|Published:||Mar 11, 2011 3:46 AM EST|
|Updated:||Mar 11, 2011 12:46 AM EST|
NAPLES, Fla.- It's the latest issue lighting up the Legislature: whether or not voters should decide on the legalization of medical marijuana. Similar bills have already passed in 15 states, but voters in Southwest Florida are divided on whether it should appear as a choice on 2012 ballots.
The bill calls on the legalization of marijuana for medical purposes only, offering those suffering from debilitating disease an alternative to synthetic drugs.
"We have a lot people suffering here in the State of Florida. I don't think we need to be telling them that prescription narcotics are the way to go, when we have other, more natural avenues for them," Rep. Jeff Clemens of Lake Worth said Thursday.
If lawmakers pass the legislation, the issue would then be in the hands of voters. 60% of Floridians would have to approve it on 2012 ballots in order for it to become law. But today, voters were divided on the issue.
"If it's for medical purposes, I think they should do it," Addiel Pintules said Thursday.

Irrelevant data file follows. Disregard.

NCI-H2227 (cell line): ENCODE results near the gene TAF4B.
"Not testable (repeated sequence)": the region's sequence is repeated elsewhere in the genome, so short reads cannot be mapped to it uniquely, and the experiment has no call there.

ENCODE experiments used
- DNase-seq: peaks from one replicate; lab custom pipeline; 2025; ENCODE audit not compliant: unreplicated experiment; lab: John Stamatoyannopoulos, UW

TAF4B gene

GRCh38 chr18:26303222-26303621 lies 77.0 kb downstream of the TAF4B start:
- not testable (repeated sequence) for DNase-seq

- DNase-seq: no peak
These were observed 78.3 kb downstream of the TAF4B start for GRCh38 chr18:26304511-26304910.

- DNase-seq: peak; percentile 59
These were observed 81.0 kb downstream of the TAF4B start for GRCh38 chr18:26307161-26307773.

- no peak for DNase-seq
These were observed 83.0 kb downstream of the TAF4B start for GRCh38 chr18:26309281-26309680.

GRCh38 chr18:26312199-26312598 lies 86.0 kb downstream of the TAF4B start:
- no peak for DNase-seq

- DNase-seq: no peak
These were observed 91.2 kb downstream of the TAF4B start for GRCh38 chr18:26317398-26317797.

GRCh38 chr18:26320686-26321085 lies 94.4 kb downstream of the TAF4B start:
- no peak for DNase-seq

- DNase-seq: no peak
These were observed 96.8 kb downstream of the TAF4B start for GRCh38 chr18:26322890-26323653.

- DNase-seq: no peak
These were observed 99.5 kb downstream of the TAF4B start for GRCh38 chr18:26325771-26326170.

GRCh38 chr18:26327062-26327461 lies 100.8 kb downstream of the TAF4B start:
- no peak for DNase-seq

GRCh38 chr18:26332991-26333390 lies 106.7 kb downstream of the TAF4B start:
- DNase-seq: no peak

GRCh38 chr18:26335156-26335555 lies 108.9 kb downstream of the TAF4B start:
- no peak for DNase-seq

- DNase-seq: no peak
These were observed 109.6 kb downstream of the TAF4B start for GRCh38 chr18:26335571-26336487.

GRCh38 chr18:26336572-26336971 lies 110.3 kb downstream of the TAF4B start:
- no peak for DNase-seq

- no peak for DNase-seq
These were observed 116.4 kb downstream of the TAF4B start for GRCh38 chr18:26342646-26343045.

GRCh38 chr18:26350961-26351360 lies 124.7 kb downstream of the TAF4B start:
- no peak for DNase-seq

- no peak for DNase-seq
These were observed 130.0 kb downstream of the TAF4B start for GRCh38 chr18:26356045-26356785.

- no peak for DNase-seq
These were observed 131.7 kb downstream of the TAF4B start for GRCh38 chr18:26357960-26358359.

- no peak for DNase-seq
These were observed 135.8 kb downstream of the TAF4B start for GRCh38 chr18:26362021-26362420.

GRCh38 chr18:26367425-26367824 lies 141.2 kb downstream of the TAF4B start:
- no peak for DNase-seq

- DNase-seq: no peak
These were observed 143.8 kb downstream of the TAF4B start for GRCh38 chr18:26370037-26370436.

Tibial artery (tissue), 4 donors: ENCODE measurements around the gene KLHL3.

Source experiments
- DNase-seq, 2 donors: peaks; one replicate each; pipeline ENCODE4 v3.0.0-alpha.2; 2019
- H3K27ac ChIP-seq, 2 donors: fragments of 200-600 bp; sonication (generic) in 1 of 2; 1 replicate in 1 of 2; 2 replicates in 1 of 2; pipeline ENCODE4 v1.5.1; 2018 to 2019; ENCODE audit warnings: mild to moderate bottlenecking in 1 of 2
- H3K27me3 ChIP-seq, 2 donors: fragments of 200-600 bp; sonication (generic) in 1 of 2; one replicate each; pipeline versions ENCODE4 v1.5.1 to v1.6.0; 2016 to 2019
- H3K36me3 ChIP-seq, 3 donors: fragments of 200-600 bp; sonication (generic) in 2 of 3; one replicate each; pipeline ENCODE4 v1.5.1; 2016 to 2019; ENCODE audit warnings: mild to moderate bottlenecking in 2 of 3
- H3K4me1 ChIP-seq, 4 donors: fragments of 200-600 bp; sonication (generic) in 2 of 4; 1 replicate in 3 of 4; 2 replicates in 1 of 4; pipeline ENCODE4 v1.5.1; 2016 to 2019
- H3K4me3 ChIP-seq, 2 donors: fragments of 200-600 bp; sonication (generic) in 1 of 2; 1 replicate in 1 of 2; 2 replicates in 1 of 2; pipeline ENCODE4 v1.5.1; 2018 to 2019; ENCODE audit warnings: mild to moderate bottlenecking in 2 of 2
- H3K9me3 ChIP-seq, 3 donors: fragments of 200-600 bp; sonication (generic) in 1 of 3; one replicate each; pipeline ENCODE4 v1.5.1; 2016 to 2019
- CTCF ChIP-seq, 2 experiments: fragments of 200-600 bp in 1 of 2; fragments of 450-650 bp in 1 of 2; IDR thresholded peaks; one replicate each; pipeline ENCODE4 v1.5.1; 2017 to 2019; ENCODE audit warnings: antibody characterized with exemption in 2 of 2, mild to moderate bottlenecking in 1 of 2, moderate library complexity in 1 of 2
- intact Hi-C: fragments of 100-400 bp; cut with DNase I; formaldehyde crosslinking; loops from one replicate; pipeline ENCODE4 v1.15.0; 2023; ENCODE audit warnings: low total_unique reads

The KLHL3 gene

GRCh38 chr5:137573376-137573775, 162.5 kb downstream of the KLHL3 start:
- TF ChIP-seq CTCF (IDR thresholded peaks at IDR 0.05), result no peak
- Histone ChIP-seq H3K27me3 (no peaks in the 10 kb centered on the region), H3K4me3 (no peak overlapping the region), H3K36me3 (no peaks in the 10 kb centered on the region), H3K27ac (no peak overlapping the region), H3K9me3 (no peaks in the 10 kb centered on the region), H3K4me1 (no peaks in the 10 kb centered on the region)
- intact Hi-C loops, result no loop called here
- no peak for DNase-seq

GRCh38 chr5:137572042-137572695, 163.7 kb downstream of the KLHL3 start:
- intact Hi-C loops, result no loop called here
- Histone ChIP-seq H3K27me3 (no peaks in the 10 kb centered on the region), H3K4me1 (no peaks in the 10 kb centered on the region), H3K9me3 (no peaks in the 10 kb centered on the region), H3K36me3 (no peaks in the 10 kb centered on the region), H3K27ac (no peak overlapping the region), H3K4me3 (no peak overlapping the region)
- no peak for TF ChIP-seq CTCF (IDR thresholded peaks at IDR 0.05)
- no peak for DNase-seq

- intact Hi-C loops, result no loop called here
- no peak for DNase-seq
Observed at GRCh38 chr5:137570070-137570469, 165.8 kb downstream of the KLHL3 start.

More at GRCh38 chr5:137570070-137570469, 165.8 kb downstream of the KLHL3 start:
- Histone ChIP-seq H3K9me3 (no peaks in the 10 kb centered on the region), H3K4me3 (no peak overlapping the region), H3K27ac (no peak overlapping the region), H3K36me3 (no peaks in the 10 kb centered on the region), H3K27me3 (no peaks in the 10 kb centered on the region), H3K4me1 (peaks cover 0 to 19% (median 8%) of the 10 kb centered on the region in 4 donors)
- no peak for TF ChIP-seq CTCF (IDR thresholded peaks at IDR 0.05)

"I think it goes beyond the medical. Once it's passed for medical reasons, people have access to it too easily," Clem Hinterstocker said.
The bill is the first of it's kind in Florida, but some question why it was filed at all.
"A waste of time! I think the legislators were elected, they should step up to the plate and do the right thing," Burt Green said Thursday.
A recent poll of 800 voters found 57% of Floridians are in support of legalizing marijuana for medical purposes. It's creation could generate anywhere between $5-12 million dollars in tax revenue annually. Still, some say they aren't sold.
"I think there are plenty of other ways that we could be generating money and bringing it to the State of Florida," Ashley Burgoyne said.
The bill hasn't actually made it the floor of the Legislature yet. If lawmakers pass it, the option will appear on 2012 ballots.